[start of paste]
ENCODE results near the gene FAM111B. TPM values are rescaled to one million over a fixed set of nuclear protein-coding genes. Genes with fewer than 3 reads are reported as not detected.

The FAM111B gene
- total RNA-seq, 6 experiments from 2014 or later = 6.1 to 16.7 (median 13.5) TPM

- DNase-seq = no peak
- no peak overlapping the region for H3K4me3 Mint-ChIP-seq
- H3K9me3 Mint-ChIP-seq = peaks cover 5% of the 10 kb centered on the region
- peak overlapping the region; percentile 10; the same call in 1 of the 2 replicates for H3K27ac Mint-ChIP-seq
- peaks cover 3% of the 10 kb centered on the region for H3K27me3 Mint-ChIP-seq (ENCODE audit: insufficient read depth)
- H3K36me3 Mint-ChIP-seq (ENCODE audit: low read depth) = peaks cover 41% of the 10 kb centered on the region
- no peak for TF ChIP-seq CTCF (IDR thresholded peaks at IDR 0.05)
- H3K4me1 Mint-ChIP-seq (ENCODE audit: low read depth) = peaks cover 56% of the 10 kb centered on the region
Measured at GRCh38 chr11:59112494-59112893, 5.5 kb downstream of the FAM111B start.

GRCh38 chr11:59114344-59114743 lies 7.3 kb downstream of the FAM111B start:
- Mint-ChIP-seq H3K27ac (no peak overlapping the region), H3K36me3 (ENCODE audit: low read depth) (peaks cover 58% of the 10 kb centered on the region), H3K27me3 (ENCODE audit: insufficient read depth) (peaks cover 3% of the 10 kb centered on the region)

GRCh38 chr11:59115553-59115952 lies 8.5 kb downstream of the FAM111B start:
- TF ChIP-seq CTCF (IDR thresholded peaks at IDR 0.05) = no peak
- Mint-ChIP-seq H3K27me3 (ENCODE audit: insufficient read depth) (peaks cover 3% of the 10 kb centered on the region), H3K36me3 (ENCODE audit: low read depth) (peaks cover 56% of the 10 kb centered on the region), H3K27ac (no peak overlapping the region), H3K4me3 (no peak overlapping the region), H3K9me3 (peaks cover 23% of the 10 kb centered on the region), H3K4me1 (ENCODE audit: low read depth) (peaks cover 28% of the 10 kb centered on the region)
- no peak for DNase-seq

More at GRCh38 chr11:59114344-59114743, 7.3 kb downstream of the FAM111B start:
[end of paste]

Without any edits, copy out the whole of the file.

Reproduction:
ENCODE results near the gene FAM111B. TPM values are rescaled to one million over a fixed set of nuclear protein-coding genes. Genes with fewer than 3 reads are reported as not detected.

The FAM111B gene
- total RNA-seq, 6 experiments from 2014 or later = 6.1 to 16.7 (median 13.5) TPM

- DNase-seq = no peak
- no peak overlapping the region for H3K4me3 Mint-ChIP-seq
- H3K9me3 Mint-ChIP-seq = peaks cover 5% of the 10 kb centered on the region
- peak overlapping the region; percentile 10; the same call in 1 of the 2 replicates for H3K27ac Mint-ChIP-seq
- peaks cover 3% of the 10 kb centered on the region for H3K27me3 Mint-ChIP-seq (ENCODE audit: insufficient read depth)
- H3K36me3 Mint-ChIP-seq (ENCODE audit: low read depth) = peaks cover 41% of the 10 kb centered on the region
- no peak for TF ChIP-seq CTCF (IDR thresholded peaks at IDR 0.05)
- H3K4me1 Mint-ChIP-seq (ENCODE audit: low read depth) = peaks cover 56% of the 10 kb centered on the region
Measured at GRCh38 chr11:59112494-59112893, 5.5 kb downstream of the FAM111B start.

GRCh38 chr11:59114344-59114743 lies 7.3 kb downstream of the FAM111B start:
- Mint-ChIP-seq H3K27ac (no peak overlapping the region), H3K36me3 (ENCODE audit: low read depth) (peaks cover 58% of the 10 kb centered on the region), H3K27me3 (ENCODE audit: insufficient read depth) (peaks cover 3% of the 10 kb centered on the region)

GRCh38 chr11:59115553-59115952 lies 8.5 kb downstream of the FAM111B start:
- TF ChIP-seq CTCF (IDR thresholded peaks at IDR 0.05) = no peak
- Mint-ChIP-seq H3K27me3 (ENCODE audit: insufficient read depth) (peaks cover 3% of the 10 kb centered on the region), H3K36me3 (ENCODE audit: low read depth) (peaks cover 56% of the 10 kb centered on the region), H3K27ac (no peak overlapping the region), H3K4me3 (no peak overlapping the region), H3K9me3 (peaks cover 23% of the 10 kb centered on the region), H3K4me1 (ENCODE audit: low read depth) (peaks cover 28% of the 10 kb centered on the region)
- no peak for DNase-seq

More at GRCh38 chr11:59114344-59114743, 7.3 kb downstream of the FAM111B start: